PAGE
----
Carolyn Blackette wasn’t thrilled when she first found out her daughter would be attending Legacy High School for Integrated Studies because of its reputation. Blackette’s daughter had been assigned to the school after not getting into any of her high school choices, so Blackette marched down to the Department of Education to protest. A DOE employee convinced her that it was a good school and moving in the right direction under new leadership. Still skeptical, Blackette went to orientation — and fell in love with Legacy.
Within the first four months of school, she has received a personal call from the principal to make sure her daughter was adjusting comfortably, had frequent correspondences with teachers about her daughter’s performance, and witnessed her daughter welcomed into a warm school environment.
“I’ve been through the system before,” Blackette said, having put several other children through public schools. “I’ve never seen them take such interest in a child.”
With such an overwhelmingly positive experience, Blackette was shocked – as were other Legacy parents and students – to hear the school was placed on the chopping block last week when the DOE proposed its phaseout.
On Wednesday night, Thomas Fox, a DOE official that works with a number of schools including Legacy, facilitated a public hearing on Legacy’s proposed phaseout. As soon as parents and students caught wind of the event, they mobilized to rally – painting black and red “Save Legacy” tees, posting fliers around the school, making phone calls to bring in the troops. Approximately 100 staff members, students, and parents filled the cafeteria to hear what Fox would say and to push back.
Fox explained that data had been accumulated over the last ten years and that between low rates of graduation, credit accumulation, and enrollment in four-year colleges, Legacy has displayed “long-standing problems.” Last year, Legacy received an “F” on the Department of Education’s progress report.
Parents and students insisted that the data didn’t represent the current climate at Legacy. They questioned why data that reflects previous leadership is being used to penalize the present leadership. Joan Mosely took the post of principal last year, and students and parents gushed about the positive changes they have seen in the school since.
A handout organized by school supporters highlighted some of these changes, including strengthened ties with college preparatory and drop-out prevention programs, increased regents rates, and – in a push to help students who struggled to attain a diploma in the past – a twenty point increase in six-year graduation rates.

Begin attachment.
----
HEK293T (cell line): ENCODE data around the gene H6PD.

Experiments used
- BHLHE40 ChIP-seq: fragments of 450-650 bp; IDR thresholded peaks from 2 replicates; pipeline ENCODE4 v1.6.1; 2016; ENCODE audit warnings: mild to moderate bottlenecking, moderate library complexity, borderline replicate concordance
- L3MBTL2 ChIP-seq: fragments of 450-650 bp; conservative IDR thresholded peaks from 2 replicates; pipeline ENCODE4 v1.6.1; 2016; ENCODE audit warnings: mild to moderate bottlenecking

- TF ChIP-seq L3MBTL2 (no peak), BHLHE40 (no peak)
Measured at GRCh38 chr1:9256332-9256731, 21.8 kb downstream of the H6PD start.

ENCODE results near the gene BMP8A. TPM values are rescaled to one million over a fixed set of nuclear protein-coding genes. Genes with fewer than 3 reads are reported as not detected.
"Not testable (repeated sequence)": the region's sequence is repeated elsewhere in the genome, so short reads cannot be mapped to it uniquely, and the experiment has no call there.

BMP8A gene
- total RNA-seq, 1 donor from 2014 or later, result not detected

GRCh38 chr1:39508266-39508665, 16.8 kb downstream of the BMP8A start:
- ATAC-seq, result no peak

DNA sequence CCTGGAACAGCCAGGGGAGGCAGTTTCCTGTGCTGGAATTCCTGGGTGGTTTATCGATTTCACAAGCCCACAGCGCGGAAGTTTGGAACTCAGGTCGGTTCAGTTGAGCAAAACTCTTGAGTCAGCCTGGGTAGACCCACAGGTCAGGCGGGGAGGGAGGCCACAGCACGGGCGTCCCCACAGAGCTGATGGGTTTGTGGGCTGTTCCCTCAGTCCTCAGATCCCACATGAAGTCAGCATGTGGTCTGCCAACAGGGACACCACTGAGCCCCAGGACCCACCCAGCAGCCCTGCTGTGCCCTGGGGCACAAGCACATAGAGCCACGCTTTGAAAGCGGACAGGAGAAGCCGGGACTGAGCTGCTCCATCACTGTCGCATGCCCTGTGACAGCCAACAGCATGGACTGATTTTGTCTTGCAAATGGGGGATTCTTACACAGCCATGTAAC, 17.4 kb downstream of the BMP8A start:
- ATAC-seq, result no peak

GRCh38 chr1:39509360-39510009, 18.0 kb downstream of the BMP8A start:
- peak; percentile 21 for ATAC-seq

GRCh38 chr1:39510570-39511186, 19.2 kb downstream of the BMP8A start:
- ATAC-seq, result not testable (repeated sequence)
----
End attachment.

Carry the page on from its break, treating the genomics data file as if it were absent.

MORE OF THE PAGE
Four-year graduation rates, however, did drop.
“I don’t want any of you to take this personally because it’s not a reflection on you, it’s not a reflection on Ms. Mosely,” Fox responded.
But parents and students said they do take it personally.
“The students of Legacy who wake up every morning, who come here every day should have a say,” one young lady said. “Honestly, honestly – parents and students tell me if I’m wrong – but the turn around here has been dramatic.”
Blackette told me that the school has started using a “buddy system” to match up students to commute to and from school together. A senior spoke on the Pix 11 morning news about having a “graduation coach” who is helping her fulfill her vision.
Rosa Alejandro, the parent of a sophomore who transferred to Legacy this year, told me that her daughter has found a home in this school. “Transferring here helped her become more comfortable with who she is,” Alejandro said “She’s finally found a place where she felt she belonged and that’s why I fight.”
Alejandro said she is disheartened that the DOE won’t give the principal time to continue moving the school in the right direction. She said the closure dampens student morale and makes them feel “not worthy enough” and “not important enough.”
Fox assured families that the students currently enrolled would be able to continue attending Legacy until graduation, and he said that they would receive support as the school was phased out. This too, was of little comfort to families.
“They’re going to phase out the teachers, the budget’s going to keep getting shorter and shorter, and so they’re going to sit there like bumps on a log for the next three years and not really have a high school experience,” Blackette told me. She said instead of phasing in a new school as Legacy closes, the DOE should let the present students and administration benefit from a fresh start: “Why don’t we do that now? Just change the name of the school and start all over with all new data.”